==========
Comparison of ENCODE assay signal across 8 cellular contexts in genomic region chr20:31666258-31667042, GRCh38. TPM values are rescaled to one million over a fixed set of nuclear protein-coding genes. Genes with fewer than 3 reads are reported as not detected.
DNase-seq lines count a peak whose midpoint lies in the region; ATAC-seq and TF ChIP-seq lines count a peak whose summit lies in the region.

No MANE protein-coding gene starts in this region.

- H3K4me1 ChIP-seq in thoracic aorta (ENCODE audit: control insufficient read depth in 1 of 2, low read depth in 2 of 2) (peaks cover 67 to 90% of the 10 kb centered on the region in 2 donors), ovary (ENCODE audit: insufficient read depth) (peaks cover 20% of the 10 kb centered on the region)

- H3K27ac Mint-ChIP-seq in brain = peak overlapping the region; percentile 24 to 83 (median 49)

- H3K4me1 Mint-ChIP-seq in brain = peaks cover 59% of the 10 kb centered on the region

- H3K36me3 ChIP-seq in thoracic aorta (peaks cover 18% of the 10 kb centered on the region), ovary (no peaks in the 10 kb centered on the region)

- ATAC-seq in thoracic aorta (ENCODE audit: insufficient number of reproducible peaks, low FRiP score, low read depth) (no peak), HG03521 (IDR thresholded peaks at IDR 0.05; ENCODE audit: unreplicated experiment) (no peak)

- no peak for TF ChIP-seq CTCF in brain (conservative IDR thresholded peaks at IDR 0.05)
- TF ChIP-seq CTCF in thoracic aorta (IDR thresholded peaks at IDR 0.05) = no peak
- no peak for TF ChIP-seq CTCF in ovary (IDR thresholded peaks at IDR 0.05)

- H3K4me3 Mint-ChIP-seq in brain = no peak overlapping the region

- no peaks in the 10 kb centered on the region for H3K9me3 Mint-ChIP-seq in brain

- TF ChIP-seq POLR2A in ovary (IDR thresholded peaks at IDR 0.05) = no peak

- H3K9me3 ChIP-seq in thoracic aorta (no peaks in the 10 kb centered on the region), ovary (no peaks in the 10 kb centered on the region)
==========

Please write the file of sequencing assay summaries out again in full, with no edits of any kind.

Comparison of ENCODE assay signal across 8 cellular contexts in genomic region chr20:31666258-31667042, GRCh38. TPM values are rescaled to one million over a fixed set of nuclear protein-coding genes. Genes with fewer than 3 reads are reported as not detected.
DNase-seq lines count a peak whose midpoint lies in the region; ATAC-seq and TF ChIP-seq lines count a peak whose summit lies in the region.

No MANE protein-coding gene starts in this region.

- H3K4me1 ChIP-seq in thoracic aorta (ENCODE audit: control insufficient read depth in 1 of 2, low read depth in 2 of 2) (peaks cover 67 to 90% of the 10 kb centered on the region in 2 donors), ovary (ENCODE audit: insufficient read depth) (peaks cover 20% of the 10 kb centered on the region)

- H3K27ac Mint-ChIP-seq in brain = peak overlapping the region; percentile 24 to 83 (median 49)

- H3K4me1 Mint-ChIP-seq in brain = peaks cover 59% of the 10 kb centered on the region

- H3K36me3 ChIP-seq in thoracic aorta (peaks cover 18% of the 10 kb centered on the region), ovary (no peaks in the 10 kb centered on the region)

- ATAC-seq in thoracic aorta (ENCODE audit: insufficient number of reproducible peaks, low FRiP score, low read depth) (no peak), HG03521 (IDR thresholded peaks at IDR 0.05; ENCODE audit: unreplicated experiment) (no peak)

- no peak for TF ChIP-seq CTCF in brain (conservative IDR thresholded peaks at IDR 0.05)
- TF ChIP-seq CTCF in thoracic aorta (IDR thresholded peaks at IDR 0.05) = no peak
- no peak for TF ChIP-seq CTCF in ovary (IDR thresholded peaks at IDR 0.05)

- H3K4me3 Mint-ChIP-seq in brain = no peak overlapping the region

- no peaks in the 10 kb centered on the region for H3K9me3 Mint-ChIP-seq in brain

- TF ChIP-seq POLR2A in ovary (IDR thresholded peaks at IDR 0.05) = no peak

- H3K9me3 ChIP-seq in thoracic aorta (no peaks in the 10 kb centered on the region), ovary (no peaks in the 10 kb centered on the region)